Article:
Brian, Bailey and the Bats
Dr. Brian Hickey & Bailey Bedard
Reaserch Scientist at River Institute & MSc Candidate, University of Ottawa
Come hear Brian and Bailey discuss their research about the biological effects of mercury in bats!
Dr. Brian Hickey received his PhD in biology for work on temperature regulation in Hoary bats and he has studied bats in Canada, Mexico, and southern Africa. At the River Institute, his research theme has been how habitat changes impact animal populations. His recent work has focused on recovery efforts for Little Brown Bat populations that have been decimated by white-nose syndrome.
Bailey Bedard is from Ingleside, Ontario and is a MSc candidate at the University of Ottawa where she studies the molecular effects of mercury contamination on bats.
The Aquatic Rollercoaster: How the River’s Ups and Downs Impact Biodiversity
Research Scientist at River Institute
River water level fluctuations are a natural phenomenon that help shape aquatic communities. However, the St Lawrence River (SLR) water levels have been managed for the past 60 years. Join River Institute Research Scientist, Matt Windle, for a talk on what the SLR used to be like and how aquatic life have adapted to the changes over the years. Matt has studied Hoople Bay to see how the biodiversity compares to other sections of the river that do not experience the same severe water level fluctuations and to track seasonal biodiversity changes.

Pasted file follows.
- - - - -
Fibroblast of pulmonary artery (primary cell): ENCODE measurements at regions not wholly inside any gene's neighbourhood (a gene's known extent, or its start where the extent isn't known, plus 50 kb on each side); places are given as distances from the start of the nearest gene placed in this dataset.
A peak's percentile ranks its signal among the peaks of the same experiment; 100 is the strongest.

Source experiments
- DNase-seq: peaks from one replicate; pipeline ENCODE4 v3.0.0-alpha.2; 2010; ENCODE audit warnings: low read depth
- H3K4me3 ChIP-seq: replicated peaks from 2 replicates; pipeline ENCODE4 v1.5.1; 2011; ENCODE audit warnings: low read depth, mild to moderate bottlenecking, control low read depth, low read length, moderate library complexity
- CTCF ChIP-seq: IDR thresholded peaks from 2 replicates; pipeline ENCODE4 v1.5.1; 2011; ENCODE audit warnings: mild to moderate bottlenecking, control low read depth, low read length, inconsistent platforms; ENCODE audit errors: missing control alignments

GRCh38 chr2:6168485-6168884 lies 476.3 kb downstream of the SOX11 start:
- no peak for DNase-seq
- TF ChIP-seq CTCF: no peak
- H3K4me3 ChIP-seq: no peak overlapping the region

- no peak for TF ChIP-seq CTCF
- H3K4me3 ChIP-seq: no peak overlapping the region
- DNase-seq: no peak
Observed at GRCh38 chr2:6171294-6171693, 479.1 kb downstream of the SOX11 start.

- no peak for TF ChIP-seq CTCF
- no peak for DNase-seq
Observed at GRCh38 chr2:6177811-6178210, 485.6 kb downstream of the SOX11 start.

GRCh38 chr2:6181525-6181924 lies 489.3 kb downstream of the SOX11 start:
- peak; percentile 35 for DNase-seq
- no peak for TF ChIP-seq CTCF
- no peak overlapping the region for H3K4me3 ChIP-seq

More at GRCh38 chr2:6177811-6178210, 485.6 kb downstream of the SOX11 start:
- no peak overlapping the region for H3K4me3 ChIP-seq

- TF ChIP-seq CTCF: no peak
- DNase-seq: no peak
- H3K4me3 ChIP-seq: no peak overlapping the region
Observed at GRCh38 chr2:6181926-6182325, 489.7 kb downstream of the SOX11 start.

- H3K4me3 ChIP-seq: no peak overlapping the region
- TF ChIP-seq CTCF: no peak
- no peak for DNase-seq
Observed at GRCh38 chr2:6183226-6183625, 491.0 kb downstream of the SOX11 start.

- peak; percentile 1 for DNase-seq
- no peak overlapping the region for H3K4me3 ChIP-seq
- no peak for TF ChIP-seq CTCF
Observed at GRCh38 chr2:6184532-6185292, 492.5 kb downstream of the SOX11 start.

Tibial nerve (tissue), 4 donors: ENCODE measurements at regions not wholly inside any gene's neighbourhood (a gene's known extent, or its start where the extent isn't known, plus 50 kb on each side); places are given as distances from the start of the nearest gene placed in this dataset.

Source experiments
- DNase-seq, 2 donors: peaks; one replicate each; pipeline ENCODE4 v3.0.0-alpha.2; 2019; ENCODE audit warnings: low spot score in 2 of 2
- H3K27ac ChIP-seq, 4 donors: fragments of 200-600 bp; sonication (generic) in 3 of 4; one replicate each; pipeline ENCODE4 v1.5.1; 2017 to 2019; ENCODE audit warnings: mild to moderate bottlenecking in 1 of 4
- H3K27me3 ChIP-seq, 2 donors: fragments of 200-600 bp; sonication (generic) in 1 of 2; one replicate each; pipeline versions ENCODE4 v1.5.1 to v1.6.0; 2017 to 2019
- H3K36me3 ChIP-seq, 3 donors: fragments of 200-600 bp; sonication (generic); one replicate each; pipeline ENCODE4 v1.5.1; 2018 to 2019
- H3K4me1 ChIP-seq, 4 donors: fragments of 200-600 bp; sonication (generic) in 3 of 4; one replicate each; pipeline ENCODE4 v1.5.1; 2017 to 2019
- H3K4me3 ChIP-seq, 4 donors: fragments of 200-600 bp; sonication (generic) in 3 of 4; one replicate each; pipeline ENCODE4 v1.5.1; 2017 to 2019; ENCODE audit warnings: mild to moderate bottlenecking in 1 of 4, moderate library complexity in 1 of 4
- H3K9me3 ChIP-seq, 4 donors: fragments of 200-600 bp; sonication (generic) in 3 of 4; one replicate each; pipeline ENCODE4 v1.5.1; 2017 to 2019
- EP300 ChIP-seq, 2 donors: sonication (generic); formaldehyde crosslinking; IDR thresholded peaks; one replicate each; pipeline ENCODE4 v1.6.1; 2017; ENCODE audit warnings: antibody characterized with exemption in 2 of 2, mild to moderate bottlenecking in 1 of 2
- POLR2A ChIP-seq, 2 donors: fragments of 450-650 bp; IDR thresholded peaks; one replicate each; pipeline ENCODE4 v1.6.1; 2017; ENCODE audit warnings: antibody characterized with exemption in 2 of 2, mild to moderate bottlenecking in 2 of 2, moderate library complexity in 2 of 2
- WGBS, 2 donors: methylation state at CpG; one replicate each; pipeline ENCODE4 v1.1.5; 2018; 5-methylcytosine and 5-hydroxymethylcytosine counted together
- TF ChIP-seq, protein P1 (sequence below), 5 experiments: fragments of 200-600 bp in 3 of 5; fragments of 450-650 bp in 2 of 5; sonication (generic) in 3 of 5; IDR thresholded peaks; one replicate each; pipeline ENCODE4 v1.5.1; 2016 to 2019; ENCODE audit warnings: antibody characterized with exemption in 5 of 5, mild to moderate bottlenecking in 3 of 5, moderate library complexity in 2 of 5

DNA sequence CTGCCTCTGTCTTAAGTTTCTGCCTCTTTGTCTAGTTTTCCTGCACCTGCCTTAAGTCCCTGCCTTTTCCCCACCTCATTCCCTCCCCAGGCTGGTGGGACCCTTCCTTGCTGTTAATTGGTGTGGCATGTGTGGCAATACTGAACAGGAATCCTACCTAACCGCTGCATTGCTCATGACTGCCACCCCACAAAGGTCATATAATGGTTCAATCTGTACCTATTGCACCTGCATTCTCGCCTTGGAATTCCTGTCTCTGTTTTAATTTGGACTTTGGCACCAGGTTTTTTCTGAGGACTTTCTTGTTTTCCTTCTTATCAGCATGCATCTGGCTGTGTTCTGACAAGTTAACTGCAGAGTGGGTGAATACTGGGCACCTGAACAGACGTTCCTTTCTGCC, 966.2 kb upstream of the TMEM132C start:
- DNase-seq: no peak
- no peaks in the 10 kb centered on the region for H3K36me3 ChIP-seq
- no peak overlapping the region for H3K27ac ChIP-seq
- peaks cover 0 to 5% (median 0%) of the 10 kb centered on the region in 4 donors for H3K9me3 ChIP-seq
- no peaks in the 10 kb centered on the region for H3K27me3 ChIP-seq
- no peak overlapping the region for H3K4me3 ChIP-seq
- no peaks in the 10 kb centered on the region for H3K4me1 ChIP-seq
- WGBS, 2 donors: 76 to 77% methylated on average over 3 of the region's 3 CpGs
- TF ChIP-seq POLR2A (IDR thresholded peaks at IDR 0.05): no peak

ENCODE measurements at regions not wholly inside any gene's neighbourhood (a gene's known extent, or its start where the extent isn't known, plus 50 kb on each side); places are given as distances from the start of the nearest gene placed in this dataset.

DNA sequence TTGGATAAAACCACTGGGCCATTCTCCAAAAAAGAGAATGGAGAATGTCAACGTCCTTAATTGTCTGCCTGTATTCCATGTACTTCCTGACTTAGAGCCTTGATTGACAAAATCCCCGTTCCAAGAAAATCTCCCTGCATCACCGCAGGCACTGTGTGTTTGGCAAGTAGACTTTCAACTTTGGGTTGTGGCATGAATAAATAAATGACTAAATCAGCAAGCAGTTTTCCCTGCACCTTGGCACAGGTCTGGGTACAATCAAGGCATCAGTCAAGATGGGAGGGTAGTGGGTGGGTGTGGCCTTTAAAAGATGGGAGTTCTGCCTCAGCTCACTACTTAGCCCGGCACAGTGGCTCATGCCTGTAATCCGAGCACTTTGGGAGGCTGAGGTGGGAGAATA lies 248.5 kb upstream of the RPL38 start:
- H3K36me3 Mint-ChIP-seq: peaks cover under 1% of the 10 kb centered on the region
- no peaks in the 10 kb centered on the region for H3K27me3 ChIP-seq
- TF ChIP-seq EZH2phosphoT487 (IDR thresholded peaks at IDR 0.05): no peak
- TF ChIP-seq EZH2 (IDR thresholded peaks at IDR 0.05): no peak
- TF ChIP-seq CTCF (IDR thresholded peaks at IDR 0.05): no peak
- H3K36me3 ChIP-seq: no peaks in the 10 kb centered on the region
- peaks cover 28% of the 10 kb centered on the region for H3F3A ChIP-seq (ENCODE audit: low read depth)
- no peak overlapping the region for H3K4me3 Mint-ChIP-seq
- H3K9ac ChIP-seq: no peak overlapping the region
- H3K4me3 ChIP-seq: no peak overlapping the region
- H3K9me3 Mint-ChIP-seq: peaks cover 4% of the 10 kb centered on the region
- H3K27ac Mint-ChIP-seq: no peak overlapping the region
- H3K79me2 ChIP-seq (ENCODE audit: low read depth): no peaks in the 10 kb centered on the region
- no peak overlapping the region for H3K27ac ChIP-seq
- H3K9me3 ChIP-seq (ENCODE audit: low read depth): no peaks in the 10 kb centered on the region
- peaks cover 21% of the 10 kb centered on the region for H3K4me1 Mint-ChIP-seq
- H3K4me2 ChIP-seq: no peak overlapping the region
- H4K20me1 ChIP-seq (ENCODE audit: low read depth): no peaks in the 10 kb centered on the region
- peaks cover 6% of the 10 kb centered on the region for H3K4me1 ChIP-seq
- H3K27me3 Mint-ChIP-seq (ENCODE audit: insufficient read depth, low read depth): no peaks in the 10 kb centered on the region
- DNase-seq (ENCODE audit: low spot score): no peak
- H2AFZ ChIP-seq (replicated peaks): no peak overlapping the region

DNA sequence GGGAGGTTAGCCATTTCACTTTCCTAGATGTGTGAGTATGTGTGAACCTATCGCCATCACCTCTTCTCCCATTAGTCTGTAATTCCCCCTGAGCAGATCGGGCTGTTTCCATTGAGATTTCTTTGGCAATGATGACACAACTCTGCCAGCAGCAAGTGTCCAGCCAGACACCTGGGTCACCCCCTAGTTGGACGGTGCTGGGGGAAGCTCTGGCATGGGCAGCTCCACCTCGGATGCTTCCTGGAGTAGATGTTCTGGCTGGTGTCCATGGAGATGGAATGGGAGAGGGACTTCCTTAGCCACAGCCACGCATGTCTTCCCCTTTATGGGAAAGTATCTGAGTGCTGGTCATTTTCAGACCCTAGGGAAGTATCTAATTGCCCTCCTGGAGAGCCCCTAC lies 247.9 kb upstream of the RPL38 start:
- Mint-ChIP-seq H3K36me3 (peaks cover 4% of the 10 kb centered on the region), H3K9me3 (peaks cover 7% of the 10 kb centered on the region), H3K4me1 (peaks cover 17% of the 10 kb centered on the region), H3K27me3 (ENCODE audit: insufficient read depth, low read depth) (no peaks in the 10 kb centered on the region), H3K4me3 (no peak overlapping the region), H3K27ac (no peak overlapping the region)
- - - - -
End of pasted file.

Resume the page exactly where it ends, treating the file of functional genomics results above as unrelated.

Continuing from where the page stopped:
Effects of Legacy Contaminants on the Great Lakes Ecosystem: A Proteomic Approach
Chemistry PhD Candidate at Clarkson University
Emmalyn Dupree is a Chemistry PhD candidate at Clarkson University. Her research includes identifying the effects of legacy chemical contaminants in the Great Lakes on the human proteome. Proteome are all the proteins in the human body and are crucial to normal human functioning and factors in disease. Legacy chemicals come from the manufacturing and use of such things as pesticides, coolants, flame retardant, fertilizers, insulation, etc. Emmalyn’s research is part of a project for the Environmental Protection Agency.